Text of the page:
Help on plumbing for thermosiphon

Re: Help on plumbing for thermosiphon

PostBy: BIG BEAM On: Wed Sep 17, 2008 7:29 pm

I've worked on thoes bucket a day (baby boilers)too.I've also worked on gravity hot water heating systems.they were mostly 2 pipe systems(all the feeds to the radiators were tied together and the same with the returns.I HATED taking thoes systems out(HUGE PIPES).The feeds and returns were often 3" on the boiler.Boy I earned my money on thoes jobs.

The flo valves used in heating use the weight of the brass to stop flow.I think it may flow with swing checks if it's horizonal,but it would be slowed some.
Most poeple don't know this but if a circulator dies in the middle of the night you can open the flo valve to gravity around and get some heat.
I know you know this being a plumber.
DON
BIG BEAM
 
Stove/Furnace Make: USS Hot blast
Stove/Furnace Model: 1557M

Re: Help on plumbing for thermosiphon

PostBy: TGMC On: Wed Sep 17, 2008 8:01 pm

Don,
good point, those old gravity systems were a pain to work on, but you have to admit those old plumbers were pretty creative. I personall don't see the need for a check valve, my dads system has worked flawlessly for a many number of years. the only reason we put the pump on it was because the tapping for the hot in to the tank is about 10" below the tankless heater. This was the second tank we installed on the system, the first all copper tank had a crack flaw in the side an had to be discarded.(it broke my heart)
TGMC
 
Stove/Furnace Make: KEYSTOKER
Stove/Furnace Model: KB 8

Re: Help on plumbing for thermosiphon

PostBy: BIG BEAM On: Wed Sep 17, 2008 8:29 pm

No need for a check valve in a normal gravity system.

Look back a few pages,
Richard was talking about a system that was in his dads house where the cold water feeding into the DHW tank would feed into a tankless coil first and then into a storage tank.So the tank was being replenished with hot water.All the gravity part of the system had to do is keep the tank hot so the gravity could be slow.Took me a while to understand how it was piped up but when I got it ,it sounded like a great system.
DON
BIG BEAM
 
Stove/Furnace Make: USS Hot blast
Stove/Furnace Model: 1557M


Re: Help on plumbing for thermosiphon

PostBy: TGMC On: Thu Sep 18, 2008 10:27 am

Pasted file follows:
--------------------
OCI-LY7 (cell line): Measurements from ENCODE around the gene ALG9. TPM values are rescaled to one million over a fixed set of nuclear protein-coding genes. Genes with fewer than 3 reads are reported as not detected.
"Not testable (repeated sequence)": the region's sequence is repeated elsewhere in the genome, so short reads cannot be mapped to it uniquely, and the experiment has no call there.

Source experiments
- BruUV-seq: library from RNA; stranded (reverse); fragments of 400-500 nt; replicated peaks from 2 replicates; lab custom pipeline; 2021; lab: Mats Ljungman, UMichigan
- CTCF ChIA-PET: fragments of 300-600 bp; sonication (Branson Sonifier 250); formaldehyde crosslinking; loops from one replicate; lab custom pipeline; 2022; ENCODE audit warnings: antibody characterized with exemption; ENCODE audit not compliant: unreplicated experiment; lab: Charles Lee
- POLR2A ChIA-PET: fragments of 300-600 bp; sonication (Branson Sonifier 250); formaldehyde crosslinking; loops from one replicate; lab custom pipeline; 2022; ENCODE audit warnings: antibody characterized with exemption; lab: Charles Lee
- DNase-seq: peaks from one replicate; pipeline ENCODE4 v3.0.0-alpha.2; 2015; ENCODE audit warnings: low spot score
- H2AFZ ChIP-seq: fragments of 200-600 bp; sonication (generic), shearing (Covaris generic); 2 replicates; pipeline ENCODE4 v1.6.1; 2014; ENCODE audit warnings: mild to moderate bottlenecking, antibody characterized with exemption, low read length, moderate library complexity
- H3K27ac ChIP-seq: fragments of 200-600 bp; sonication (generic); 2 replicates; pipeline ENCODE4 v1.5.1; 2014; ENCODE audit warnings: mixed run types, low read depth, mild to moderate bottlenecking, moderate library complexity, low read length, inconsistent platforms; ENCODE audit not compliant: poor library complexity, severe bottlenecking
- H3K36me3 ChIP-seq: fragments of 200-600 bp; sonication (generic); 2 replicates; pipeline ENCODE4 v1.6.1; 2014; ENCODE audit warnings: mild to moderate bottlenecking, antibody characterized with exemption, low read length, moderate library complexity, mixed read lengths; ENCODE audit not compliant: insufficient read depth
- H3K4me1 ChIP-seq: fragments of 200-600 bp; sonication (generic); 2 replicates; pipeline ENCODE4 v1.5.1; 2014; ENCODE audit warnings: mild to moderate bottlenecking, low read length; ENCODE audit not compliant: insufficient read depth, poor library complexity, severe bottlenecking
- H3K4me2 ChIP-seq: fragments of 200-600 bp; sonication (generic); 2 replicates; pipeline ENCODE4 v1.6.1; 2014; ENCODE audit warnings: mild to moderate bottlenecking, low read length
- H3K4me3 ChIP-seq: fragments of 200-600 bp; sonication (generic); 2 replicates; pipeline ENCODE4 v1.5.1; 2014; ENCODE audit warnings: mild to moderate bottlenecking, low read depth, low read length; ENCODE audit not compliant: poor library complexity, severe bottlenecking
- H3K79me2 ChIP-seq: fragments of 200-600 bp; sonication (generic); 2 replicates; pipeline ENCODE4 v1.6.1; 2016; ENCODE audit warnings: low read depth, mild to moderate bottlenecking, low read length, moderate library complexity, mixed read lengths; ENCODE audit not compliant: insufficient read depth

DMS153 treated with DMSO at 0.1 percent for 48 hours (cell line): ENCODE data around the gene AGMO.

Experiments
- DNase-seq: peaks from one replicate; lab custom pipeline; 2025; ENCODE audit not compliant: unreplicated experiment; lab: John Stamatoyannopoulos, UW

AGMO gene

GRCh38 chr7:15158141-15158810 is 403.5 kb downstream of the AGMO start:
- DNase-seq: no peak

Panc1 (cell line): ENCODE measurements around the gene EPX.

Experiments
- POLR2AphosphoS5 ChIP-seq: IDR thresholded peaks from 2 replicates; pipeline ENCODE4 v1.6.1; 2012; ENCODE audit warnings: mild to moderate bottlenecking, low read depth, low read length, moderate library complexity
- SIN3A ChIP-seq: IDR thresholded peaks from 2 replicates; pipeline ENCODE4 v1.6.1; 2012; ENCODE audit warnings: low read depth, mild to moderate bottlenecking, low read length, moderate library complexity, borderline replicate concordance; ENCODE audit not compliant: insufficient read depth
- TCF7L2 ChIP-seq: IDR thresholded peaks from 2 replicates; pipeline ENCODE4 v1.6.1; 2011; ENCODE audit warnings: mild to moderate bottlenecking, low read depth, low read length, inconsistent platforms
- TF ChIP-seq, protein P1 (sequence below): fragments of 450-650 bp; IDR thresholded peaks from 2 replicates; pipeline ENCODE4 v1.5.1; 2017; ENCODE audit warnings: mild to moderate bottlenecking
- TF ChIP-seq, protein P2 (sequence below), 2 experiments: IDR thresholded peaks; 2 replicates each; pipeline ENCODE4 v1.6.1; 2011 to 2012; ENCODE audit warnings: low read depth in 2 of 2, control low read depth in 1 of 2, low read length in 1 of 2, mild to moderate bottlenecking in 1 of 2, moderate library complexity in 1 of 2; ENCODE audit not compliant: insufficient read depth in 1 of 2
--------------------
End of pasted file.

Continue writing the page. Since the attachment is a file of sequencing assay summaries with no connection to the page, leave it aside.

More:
Don
Most thermosyphon/gravity systems are just that , S I M P L E . no need to complicate what has worked well since plumbers were invented :lol: . someone once said " the simple approach is the best" I personally have come to believe this to be true.
good luck, and keep postin'
TGMC
 
Stove/Furnace Make: KEYSTOKER
Stove/Furnace Model: KB 8

Re: Help on plumbing for thermosiphon

PostBy: Richard S. On: Thu Sep 18, 2008 11:39 am

TGMC wrote:S I M P L E . no need to complicate what has worked well


Adding a check valve isn't over complicating things. As mentioned it might not be suitable for smaller coils but if you have full boiler you might want to "check" it out. The cost for us to heat hot water is nearly nothing and we for intents and purposes we have a endless supply of hot water. You'd have to be running the dishawasher, washer and take a long shower before the water starts getting colder.

...if you add an additional 100 gallon tempering tank before it enters the coil :P
Richard S.
 
Stoker Coal Boiler: Van Wert VA1200
Coal Size/Type: Buckwheat/Anthracite

Re: Help on plumbing for thermosiphon

PostBy: ceccil On: Fri Sep 19, 2008 1:57 pm

Update: Got it finished up, and fired up last night. It didn't get as cold out as I had hoped but worked out good. Fired up at about 12:45 am checked temp this morning about 6:00 with a meat thermometer(only thing I have to check temp) and temp was about 115'. Not bad I think considering stove wasn't running flat out and probably didn't run at more than an idle for most of the time. It only had to bring the temp in the house up about 2' I added some insul. to the pipes today and will finish insul. Sat. morning. Hopefully this will help some. Also the 1st time I have run the stove using the chimney after taking off the DV. Was running about .02 on guage. Seemed to be putting out more heat. May be due to DV pumping some of the heat out of the vent. Had to run DV at full bore because the rheostat had a dead spot in it and wouldn't work except on high. Thanks to everyone for your help, it made this project much easier to complete with all of the input I have received.

Jeff
ceccil
 
Stove/Furnace Make: Keystoker, Harman
Stove/Furnace Model: 90K, Mark III

Re: Help on plumbing for thermosiphon

PostBy: BIG BEAM On: Fri Sep 19, 2008 8:09 pm

I'm glad to hear it all worked well.If in the winter you find to much hot water you can remove some of the insul on the gravity lines.

I STILL DON'T SEE ANY PICS OF YOUR SOLDER JOINTS! Jusk kiddin.

Did you use a tempering valve?
DON
BIG BEAM